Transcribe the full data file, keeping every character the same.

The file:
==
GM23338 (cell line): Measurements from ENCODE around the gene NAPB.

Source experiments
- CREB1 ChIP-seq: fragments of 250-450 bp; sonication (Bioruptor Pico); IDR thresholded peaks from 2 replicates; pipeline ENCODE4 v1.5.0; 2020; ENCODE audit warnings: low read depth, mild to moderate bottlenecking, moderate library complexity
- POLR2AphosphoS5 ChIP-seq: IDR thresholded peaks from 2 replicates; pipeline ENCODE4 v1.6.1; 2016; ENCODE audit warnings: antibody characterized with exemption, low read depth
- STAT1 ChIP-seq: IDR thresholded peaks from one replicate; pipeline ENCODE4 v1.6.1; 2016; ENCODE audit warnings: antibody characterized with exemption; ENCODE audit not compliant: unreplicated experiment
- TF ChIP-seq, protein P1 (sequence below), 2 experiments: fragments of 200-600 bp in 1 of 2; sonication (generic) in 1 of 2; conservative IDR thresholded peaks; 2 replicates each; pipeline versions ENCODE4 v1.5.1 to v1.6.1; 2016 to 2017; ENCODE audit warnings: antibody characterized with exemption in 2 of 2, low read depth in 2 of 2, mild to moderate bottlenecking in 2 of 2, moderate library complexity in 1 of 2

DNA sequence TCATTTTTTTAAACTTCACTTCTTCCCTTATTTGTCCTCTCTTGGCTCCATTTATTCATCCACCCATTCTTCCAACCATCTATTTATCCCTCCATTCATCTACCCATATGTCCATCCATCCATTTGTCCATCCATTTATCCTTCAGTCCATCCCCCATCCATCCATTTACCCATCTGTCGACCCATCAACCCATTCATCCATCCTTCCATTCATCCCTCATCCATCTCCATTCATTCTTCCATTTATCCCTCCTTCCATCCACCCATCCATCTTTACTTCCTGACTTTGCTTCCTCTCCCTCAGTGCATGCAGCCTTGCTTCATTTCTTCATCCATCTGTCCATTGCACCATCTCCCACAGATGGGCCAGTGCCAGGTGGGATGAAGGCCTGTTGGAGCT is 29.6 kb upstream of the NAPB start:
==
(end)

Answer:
GM23338 (cell line): Measurements from ENCODE around the gene NAPB.

Source experiments
- CREB1 ChIP-seq: fragments of 250-450 bp; sonication (Bioruptor Pico); IDR thresholded peaks from 2 replicates; pipeline ENCODE4 v1.5.0; 2020; ENCODE audit warnings: low read depth, mild to moderate bottlenecking, moderate library complexity
- POLR2AphosphoS5 ChIP-seq: IDR thresholded peaks from 2 replicates; pipeline ENCODE4 v1.6.1; 2016; ENCODE audit warnings: antibody characterized with exemption, low read depth
- STAT1 ChIP-seq: IDR thresholded peaks from one replicate; pipeline ENCODE4 v1.6.1; 2016; ENCODE audit warnings: antibody characterized with exemption; ENCODE audit not compliant: unreplicated experiment
- TF ChIP-seq, protein P1 (sequence below), 2 experiments: fragments of 200-600 bp in 1 of 2; sonication (generic) in 1 of 2; conservative IDR thresholded peaks; 2 replicates each; pipeline versions ENCODE4 v1.5.1 to v1.6.1; 2016 to 2017; ENCODE audit warnings: antibody characterized with exemption in 2 of 2, low read depth in 2 of 2, mild to moderate bottlenecking in 2 of 2, moderate library complexity in 1 of 2

DNA sequence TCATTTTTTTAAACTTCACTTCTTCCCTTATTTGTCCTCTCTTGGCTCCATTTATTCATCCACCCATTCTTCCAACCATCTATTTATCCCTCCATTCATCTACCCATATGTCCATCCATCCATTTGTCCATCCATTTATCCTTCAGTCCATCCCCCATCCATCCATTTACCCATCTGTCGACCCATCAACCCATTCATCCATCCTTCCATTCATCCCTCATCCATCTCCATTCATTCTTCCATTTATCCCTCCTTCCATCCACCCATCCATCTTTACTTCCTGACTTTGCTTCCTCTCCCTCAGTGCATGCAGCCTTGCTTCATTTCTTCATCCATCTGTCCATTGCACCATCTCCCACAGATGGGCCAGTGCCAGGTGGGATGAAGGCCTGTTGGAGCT is 29.6 kb upstream of the NAPB start: